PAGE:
4. The Facade of the Building Was Dismantled Piece by Piece

Edward Laing Stores-Bogarus Building-Washington Market-Urban Renewal-Demolition-Stolen-NYC-6Image via Library of Congress

As urban renewal plans were developing in 1967, the Housing and Development Administration requested that the Landmarks Preservation Commission review the city’s 25 (!) urban renewal areas for potential landmarks. While most of these areas were deemed predominantly insignificant architecturally, the Washington Market area contained nine townhouses, some built by New York architect John McComb, who also lived there. In addition, the Edward Laing Stores, designed by James Bogardus in 1849 was noted. It was one of the first cast-iron buildings in the city, with prefabricated and interchangeable parts. The speed in which the building was constructed–just two months–was related directly with the technological advancements utilized and was certainly a key moment in the evolution of the skyscraper in the late 19th century.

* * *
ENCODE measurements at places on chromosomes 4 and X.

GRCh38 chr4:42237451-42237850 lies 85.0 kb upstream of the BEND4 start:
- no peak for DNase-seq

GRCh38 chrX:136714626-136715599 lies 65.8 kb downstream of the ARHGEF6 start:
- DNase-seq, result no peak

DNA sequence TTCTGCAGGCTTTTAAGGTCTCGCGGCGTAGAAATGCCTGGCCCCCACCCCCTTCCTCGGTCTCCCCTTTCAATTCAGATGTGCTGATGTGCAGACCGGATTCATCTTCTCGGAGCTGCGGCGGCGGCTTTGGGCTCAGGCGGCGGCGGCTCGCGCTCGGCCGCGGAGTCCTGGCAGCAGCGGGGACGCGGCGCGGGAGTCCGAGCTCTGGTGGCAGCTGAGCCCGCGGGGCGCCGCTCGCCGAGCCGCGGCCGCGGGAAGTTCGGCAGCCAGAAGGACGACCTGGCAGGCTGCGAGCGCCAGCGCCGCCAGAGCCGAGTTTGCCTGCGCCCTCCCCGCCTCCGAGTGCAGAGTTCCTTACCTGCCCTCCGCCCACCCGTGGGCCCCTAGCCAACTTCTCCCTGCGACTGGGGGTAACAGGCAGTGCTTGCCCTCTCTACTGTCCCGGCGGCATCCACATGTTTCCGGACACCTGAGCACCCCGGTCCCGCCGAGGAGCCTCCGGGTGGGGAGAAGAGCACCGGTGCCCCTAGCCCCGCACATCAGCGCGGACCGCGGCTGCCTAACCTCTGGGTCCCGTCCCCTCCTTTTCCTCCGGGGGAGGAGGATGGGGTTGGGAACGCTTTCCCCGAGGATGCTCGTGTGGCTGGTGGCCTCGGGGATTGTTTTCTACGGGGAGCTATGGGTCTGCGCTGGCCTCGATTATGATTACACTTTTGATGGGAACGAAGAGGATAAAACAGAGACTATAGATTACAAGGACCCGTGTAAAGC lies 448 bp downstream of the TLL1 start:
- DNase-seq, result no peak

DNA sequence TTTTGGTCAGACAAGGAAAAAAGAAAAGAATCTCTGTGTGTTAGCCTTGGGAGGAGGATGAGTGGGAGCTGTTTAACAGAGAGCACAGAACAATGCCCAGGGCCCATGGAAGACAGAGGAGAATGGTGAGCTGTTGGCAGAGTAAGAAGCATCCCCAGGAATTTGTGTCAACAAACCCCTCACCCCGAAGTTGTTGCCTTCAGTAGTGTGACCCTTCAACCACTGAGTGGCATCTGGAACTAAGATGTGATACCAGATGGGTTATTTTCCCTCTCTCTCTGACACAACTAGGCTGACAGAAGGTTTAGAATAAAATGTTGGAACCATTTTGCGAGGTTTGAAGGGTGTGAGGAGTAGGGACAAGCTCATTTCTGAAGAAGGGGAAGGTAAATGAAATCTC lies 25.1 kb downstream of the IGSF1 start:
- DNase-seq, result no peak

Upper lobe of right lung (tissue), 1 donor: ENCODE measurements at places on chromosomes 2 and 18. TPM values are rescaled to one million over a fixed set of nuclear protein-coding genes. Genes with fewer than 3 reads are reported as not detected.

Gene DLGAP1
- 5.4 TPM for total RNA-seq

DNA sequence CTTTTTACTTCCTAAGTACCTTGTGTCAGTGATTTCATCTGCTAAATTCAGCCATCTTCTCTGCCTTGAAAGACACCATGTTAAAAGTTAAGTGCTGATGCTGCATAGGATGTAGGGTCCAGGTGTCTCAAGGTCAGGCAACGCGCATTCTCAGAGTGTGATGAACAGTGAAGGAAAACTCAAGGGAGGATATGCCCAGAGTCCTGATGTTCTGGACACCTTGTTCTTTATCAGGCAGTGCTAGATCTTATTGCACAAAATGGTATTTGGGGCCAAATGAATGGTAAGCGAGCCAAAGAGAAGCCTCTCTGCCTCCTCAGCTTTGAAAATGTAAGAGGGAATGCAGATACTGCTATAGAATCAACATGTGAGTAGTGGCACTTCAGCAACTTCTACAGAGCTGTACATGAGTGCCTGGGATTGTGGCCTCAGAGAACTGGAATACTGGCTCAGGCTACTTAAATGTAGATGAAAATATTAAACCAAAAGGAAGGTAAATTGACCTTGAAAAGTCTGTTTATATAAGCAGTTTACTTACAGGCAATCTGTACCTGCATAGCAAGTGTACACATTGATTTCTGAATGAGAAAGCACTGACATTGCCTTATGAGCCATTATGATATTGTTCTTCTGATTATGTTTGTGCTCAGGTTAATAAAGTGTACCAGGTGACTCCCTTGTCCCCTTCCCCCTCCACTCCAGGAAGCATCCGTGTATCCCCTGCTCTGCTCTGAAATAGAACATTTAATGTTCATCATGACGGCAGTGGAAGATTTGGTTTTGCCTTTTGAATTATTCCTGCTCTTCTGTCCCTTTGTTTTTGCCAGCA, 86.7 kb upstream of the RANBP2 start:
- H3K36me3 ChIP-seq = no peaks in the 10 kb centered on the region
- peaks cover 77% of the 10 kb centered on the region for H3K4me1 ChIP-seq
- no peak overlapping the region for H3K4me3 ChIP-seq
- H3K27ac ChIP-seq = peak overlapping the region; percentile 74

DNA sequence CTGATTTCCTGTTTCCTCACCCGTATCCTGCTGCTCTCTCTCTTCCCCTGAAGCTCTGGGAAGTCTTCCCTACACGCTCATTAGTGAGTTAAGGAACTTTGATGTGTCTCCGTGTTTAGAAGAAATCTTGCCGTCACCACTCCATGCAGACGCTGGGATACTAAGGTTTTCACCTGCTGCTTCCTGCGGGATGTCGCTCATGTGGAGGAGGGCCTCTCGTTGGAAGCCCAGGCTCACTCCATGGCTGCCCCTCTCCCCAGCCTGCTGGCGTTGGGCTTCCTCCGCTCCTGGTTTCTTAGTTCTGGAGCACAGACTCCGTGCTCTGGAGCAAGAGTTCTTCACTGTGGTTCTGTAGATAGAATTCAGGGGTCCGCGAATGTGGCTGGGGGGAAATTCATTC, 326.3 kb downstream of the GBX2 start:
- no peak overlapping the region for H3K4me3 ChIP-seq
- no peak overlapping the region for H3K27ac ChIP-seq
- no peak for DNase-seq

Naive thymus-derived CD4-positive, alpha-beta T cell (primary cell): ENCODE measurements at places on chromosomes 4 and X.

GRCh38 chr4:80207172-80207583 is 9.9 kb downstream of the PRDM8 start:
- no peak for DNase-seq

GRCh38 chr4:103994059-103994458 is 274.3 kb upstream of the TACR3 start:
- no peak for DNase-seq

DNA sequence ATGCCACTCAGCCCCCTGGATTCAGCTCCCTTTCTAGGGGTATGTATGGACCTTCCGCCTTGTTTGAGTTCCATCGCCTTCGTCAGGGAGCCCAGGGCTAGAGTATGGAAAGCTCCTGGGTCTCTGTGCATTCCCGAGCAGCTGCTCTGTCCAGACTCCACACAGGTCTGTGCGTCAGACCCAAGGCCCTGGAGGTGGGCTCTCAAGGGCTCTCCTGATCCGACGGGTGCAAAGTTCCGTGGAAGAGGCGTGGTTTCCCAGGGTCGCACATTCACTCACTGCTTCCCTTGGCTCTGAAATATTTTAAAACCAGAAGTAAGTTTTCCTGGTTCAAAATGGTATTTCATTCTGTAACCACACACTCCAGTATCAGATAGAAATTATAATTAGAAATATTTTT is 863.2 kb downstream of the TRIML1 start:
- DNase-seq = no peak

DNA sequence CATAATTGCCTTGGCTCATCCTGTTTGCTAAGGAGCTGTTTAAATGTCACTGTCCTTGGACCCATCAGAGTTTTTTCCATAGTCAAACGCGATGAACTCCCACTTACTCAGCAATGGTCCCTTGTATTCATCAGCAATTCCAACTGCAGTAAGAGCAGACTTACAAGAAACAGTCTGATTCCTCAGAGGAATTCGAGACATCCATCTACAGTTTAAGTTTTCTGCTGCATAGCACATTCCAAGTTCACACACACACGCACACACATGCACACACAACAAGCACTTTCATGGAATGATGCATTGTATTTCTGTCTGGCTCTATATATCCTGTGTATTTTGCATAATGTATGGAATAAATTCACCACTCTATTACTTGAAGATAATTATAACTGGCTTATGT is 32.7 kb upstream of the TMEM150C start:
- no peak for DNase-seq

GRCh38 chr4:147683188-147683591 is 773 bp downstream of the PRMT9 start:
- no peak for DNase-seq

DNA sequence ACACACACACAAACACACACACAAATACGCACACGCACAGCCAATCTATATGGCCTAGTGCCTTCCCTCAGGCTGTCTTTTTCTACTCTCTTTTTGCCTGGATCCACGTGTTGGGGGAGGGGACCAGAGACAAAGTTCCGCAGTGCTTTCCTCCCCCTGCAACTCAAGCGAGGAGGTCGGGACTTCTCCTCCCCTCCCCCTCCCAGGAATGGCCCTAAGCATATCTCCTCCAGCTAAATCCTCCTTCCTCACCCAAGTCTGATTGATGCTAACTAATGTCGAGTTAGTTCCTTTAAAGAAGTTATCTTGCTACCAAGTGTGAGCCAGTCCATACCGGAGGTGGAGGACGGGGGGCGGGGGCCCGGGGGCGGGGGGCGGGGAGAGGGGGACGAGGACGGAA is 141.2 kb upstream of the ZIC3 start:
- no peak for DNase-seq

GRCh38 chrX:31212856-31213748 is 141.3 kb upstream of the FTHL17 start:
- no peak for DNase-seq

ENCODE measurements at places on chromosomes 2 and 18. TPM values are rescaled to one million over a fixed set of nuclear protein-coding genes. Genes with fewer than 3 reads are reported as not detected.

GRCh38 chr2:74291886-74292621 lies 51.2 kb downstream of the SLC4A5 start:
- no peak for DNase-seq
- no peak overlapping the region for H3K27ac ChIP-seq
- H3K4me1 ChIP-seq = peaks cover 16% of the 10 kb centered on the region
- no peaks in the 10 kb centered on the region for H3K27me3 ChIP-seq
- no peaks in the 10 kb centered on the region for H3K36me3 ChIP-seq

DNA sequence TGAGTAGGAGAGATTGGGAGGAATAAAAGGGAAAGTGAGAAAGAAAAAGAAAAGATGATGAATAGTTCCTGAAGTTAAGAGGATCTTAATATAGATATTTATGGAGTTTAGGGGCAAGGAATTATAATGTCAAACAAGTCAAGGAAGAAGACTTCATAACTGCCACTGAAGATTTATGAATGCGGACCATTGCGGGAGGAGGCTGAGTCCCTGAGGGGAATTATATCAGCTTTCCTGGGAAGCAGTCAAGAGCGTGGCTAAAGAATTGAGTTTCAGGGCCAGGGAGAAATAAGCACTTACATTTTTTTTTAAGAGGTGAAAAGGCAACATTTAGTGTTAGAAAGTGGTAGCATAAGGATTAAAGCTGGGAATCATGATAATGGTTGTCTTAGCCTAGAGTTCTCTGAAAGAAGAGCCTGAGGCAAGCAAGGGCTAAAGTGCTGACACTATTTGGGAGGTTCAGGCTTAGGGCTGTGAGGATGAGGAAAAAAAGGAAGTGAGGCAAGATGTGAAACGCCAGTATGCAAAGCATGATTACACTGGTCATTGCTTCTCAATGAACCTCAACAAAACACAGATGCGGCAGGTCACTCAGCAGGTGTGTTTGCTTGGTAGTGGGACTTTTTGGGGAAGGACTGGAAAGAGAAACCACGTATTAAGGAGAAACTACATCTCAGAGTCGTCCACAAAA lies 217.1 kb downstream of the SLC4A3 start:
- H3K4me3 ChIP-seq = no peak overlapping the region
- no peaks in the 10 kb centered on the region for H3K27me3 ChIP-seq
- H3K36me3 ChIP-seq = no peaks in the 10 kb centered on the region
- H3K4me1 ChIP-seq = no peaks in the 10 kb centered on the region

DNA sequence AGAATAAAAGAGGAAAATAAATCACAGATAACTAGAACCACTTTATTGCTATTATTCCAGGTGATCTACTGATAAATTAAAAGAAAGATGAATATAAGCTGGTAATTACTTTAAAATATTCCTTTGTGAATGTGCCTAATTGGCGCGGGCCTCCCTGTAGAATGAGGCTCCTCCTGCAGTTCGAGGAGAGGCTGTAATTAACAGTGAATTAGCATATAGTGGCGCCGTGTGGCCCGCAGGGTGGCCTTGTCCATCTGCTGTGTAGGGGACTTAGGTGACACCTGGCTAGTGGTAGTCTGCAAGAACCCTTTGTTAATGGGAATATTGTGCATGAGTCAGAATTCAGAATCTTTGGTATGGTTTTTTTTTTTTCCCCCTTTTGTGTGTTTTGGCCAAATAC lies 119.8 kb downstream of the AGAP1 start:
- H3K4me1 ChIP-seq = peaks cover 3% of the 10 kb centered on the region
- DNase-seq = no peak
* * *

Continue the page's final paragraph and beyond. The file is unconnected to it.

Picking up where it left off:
Edward Laing Stores-Bogarus Building-Washington Market-Urban Renewal-Demolition-Stolen-NYC-3Image via Library of Congress

As such, the Commission recommended that the entire building, particularly the facade, be dismantled and “re-erected as an integral part of a new building,” later determined to be the Manhattan Borough Community College. Amazingly the Housing and Development Administration agreed to it all, including the townhouses. The townhouses were moved in one piece, to a new location, but the Bogardus building was in such poor shape, it had to be taken down in parts, catalogued, and stored in a vacant lot, all which took place in 1971.